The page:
Food and Fun
It is game time at these two bars.
Fulton Alley’s chicken wings
Photographed by Jeffery Johnston
Carnival turns New Orleans into a world-class playground, and a couple of new places in the Warehouse District have recently expanded the scope of entertainment options available. By splicing quality food and drink offerings to their primary entertainment, DNA, Fulton Alley and Barcadia up the ante for things to do in the Crescent City while creating new options for private parties and events.
Fulton Alley opened in mid-November 2013. It isn’t the first hybrid bowling alley (the venerable Rock ‘n’ Bowl wears that crown) but the vibe is distinctively different. Posited on the pedestrian-friendly stretch of Fulton Street behind Harrah’s Hotel, Fulton Alley puts forward a downtown lounge ambience to go with its primary attraction of bowling – here you’ll find Chesterfield sofas flanking the lanes rather than hard plastic benches. An idiot-proof computer takes the hassle out of keeping score, and servers are quick to come around to ensure drinks (or in the case here, craft cocktails) continue to flow.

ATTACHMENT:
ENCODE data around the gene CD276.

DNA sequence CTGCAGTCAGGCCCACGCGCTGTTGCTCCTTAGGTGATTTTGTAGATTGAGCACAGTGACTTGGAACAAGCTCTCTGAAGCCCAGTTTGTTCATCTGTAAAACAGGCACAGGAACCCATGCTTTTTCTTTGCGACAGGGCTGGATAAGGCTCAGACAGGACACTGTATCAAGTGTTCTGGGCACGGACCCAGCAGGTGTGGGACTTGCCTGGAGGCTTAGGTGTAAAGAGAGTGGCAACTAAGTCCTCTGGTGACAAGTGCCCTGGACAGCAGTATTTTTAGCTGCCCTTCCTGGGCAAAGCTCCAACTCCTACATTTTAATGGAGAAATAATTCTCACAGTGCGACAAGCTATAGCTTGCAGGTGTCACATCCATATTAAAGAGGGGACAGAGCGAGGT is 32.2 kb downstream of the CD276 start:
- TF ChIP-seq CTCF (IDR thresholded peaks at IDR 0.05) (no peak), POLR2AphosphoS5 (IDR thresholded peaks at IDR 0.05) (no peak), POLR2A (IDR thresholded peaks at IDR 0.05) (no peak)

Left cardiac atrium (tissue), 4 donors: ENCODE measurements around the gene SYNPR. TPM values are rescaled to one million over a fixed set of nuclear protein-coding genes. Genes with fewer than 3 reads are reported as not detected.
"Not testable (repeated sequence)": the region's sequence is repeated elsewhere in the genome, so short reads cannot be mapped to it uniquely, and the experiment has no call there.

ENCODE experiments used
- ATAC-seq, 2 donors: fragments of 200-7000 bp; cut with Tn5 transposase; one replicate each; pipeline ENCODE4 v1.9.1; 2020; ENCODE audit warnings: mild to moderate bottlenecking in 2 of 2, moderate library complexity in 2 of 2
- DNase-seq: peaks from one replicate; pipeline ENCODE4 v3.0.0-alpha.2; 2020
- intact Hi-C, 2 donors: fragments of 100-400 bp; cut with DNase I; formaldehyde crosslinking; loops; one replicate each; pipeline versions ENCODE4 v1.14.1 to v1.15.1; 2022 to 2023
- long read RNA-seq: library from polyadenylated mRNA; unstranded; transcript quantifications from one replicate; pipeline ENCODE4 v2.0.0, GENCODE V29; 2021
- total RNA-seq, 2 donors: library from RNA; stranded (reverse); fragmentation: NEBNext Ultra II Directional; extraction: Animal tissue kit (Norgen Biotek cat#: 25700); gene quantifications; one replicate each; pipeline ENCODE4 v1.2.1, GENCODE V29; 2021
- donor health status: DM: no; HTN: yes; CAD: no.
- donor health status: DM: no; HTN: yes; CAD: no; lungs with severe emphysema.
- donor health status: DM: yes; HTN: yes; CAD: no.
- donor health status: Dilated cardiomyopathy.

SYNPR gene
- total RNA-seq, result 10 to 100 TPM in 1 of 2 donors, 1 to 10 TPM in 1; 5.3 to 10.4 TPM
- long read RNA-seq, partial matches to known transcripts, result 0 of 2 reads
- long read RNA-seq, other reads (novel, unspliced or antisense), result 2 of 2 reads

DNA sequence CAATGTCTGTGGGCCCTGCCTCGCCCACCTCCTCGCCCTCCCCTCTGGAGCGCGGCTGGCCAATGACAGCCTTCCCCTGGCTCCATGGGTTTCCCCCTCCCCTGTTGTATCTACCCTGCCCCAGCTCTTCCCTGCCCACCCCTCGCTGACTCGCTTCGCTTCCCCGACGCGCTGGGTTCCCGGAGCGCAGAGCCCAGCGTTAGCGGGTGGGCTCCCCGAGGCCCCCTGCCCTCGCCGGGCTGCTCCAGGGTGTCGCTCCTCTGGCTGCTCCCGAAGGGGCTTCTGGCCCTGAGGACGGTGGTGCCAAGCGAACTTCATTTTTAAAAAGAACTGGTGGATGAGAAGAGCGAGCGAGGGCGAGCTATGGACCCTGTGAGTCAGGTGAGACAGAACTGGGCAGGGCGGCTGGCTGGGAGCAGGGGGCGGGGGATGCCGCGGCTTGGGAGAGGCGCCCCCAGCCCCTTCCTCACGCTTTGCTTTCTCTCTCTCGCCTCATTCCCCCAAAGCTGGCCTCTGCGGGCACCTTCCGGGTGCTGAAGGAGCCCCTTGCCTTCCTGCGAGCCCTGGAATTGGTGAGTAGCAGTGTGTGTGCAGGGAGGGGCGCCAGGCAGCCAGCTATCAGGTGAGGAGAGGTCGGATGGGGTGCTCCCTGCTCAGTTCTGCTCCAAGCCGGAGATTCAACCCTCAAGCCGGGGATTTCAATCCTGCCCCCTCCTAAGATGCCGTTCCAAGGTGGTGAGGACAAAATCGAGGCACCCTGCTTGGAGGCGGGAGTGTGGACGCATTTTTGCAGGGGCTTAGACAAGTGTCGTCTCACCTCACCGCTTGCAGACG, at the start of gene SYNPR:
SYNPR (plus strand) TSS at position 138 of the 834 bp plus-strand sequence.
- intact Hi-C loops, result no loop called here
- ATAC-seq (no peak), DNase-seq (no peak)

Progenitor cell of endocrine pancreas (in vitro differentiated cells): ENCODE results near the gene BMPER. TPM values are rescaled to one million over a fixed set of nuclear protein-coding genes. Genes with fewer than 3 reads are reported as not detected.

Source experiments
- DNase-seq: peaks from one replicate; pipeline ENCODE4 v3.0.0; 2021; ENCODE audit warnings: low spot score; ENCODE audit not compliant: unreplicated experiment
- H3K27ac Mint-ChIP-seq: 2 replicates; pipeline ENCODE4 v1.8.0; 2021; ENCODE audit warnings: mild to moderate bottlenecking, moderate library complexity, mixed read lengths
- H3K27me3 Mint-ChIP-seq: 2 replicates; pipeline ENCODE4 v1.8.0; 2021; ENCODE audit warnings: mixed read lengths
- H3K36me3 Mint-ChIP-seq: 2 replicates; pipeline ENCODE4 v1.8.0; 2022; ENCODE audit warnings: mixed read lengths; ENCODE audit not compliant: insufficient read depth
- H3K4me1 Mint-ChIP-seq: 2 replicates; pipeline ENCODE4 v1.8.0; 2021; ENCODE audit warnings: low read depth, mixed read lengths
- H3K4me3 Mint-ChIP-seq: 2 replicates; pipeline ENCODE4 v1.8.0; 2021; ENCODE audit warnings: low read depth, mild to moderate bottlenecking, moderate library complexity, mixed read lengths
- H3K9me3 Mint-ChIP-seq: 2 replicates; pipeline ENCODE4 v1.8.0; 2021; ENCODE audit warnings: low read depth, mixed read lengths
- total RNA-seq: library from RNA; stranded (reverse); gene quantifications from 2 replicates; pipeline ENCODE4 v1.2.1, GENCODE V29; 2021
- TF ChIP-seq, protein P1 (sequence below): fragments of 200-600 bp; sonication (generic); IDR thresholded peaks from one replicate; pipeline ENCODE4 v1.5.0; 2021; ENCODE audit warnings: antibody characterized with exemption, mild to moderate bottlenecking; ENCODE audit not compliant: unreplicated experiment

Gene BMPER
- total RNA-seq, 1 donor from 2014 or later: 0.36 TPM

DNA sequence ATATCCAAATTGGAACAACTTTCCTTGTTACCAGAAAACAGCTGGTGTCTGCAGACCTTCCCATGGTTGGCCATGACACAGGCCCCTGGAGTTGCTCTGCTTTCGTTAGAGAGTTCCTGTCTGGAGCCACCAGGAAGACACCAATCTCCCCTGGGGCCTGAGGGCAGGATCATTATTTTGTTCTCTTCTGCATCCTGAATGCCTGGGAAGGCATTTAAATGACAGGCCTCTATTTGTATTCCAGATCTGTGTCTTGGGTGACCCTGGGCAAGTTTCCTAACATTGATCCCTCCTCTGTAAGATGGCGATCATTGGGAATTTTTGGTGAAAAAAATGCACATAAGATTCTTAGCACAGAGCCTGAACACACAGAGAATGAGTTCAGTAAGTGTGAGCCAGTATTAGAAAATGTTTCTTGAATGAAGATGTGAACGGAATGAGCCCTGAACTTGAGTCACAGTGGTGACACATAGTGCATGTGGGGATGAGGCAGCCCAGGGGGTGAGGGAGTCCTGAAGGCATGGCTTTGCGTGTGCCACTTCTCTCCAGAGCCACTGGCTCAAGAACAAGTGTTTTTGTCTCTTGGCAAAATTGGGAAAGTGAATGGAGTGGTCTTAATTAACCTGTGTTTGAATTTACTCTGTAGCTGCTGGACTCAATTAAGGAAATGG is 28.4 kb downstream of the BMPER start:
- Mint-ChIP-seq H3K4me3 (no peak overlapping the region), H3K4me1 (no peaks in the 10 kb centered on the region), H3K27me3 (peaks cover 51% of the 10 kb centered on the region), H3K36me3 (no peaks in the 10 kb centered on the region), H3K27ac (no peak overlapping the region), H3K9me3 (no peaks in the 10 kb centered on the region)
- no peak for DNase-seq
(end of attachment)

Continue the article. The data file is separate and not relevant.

Principal owners Shawn Barney and Kyle Brechtel brought in chef Mike Nirenberg to handle the cuisine. Formerly chef at Tivoli & Lee, Nirenberg was attracted to the project in part by the ownership group but also because it appealed to him on a personal level. “This is the kind of place that I would want to go to,” Nirenberg says. “My food could reach a lot more people and is also more my style. Not quite fine dining but good food in a fun and relaxed atmosphere.”
Nirenberg came in on the ground floor, helping to design the kitchen layout as well as hiring the staff and creating the menu. Like Tivoli & Lee, Nirenberg’s food emphasizes Southern and regional cuisine, with a few unique caveats tailored to the setting. Given that it’s served lane-side, plates are snack-oriented and designed to be shared; basically finger food that doesn’t break your focus between frames.